When Kristin Farrell graduated from the University of Delaware in 2011, she began the traditional path of finding a job in her field — advertising design. But her path turned when she decided to fuse her design skills with her passion for baking to create In a Jar Foods.
“I thought I would be in advertising,” Farrell told The Darien Times. “So this is kind of a pleasant turn of events, I really enjoy doing it. It’s very exciting for me.”
Farrell, who graduated from Darien High School in 2007, had designed the concept of In a Jar Foods for her online portfolio when she was interviewing at advertising agencies, but friends told her that her concept would make a great product.
Currently, Farrell offers organic chocolate chip and oatmeal raisin cookies that are layered in a glass jar. She chose those cookies to start because they included brown sugar, which contrasted with the white flour in the jar, she said.
As soon as she created the perfect recipes, she hit the town with samples, stopping first at Villa Maria School in Stamford for a fair, where she sold out of all her cookie mixes. “That gave us the push to keep going,” Farrell said.
She hit a few more fairs during the holidays, which gave her enough money to start looking at partnering with a packing factory. She found one in Randolph, Vt., and eventually earned her organic certification from the USDA after an extensive application process.
Now her cookie mixes can be found at Palmer’s Market, Walter Stewart’s Market in New Canaan, Village Market in Wilton, and at Cooked & Co. in Scarsdale, N.Y. She’s been talking to Whole Foods and Fairway Market, and is eager to expand farther into Fairfield County. Her products are also available at her website, InaJarFoods.com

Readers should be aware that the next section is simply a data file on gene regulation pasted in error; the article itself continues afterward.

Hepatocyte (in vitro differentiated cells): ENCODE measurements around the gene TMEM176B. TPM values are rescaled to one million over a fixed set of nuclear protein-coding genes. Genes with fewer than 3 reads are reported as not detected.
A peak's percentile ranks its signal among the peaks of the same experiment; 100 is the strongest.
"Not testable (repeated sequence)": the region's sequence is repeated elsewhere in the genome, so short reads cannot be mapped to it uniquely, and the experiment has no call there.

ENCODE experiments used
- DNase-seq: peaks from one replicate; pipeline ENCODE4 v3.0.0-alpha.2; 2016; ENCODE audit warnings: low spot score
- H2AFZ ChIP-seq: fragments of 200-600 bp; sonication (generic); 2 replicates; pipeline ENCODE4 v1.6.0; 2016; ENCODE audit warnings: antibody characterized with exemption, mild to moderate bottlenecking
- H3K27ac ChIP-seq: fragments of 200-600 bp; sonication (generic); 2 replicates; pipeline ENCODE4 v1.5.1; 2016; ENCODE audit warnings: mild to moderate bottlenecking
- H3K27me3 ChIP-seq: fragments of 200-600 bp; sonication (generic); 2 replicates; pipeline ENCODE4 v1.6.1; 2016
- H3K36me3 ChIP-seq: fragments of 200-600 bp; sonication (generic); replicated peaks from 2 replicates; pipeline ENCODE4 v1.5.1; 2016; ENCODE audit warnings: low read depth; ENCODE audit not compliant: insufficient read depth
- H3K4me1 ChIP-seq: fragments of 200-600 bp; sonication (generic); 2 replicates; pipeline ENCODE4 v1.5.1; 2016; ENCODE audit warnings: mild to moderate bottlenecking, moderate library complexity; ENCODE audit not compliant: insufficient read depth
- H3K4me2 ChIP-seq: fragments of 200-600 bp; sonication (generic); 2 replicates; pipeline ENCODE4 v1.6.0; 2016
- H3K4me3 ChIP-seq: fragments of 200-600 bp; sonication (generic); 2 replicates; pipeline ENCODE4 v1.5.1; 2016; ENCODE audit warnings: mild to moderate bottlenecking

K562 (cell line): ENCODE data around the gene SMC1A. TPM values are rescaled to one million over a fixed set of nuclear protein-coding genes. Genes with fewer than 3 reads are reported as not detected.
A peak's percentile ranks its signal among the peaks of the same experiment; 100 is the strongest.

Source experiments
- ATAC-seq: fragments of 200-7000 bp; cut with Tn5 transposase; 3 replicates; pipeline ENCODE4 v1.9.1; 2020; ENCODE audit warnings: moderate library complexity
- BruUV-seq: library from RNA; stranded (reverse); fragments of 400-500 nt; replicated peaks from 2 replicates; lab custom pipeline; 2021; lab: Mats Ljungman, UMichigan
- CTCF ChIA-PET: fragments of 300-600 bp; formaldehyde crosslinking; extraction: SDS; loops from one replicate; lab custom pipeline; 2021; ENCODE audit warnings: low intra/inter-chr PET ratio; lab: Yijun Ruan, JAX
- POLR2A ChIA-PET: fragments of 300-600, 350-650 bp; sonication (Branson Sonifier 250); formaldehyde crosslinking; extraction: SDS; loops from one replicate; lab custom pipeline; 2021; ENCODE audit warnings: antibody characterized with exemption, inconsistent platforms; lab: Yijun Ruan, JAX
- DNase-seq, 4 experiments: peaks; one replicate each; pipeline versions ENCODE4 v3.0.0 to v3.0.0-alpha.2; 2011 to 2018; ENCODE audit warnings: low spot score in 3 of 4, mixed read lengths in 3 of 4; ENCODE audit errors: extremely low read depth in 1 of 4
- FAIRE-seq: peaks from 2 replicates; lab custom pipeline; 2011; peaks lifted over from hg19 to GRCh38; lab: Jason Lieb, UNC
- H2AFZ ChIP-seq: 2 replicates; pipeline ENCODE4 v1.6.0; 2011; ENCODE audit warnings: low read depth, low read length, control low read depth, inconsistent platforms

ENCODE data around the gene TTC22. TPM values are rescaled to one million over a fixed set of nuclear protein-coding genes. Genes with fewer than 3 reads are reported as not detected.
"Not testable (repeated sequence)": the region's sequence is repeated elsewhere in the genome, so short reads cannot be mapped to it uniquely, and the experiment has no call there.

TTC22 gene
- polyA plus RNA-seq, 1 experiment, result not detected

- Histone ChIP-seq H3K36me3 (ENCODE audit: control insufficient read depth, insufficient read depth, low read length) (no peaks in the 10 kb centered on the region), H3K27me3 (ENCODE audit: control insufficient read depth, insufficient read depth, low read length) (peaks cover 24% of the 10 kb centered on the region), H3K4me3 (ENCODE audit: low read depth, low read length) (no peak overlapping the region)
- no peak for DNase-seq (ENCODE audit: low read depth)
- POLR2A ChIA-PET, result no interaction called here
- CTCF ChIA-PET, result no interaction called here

What’s next on her recipe list? “We’re having a debate over brownies or snicker doodles,” she said. She is also tossing around the idea of apple cinnamon muffins or blueberry pancakes. Her family has thoroughly enjoyed being the recipe guinea pigs, she said.
The feedback Farrell’s received from her grocery store demonstrations has been positive, she said. She also has a blog, which is written by herself and friend, Courtney Rogers, in which she discusses recipe ideas or suggested uses for the jars after the cookies are made.
In keeping with her Earth-friendly ethos, her labels are printed on biodegradable paper. She also offers custom labels for weddings, birthdays, baby showers or other events. Currently she is the distributor of her products, and her boyfriend helps her sometimes to carry heavy boxes.
“It is a lot of driving but it does keep cost down,” she said. Even though the economy is still struggling, Farrell doesn’t think it will prevent her from expanding operations.
“For us, it’s finding the right market, specialty or organics, because people are trying to be more healthy,” she said. “Even though the economy isn’t doing so well, people will spend the extra money needed to have the organic products.”
One day she hopes to have a store showcasing her In a Jar products, she said, but for now she’s focused on getting her name out there and making sure her cookies keep even the snobbiest of cookie connoisseurs satisfied.
“I’m pretty excited about doing something different,” she said.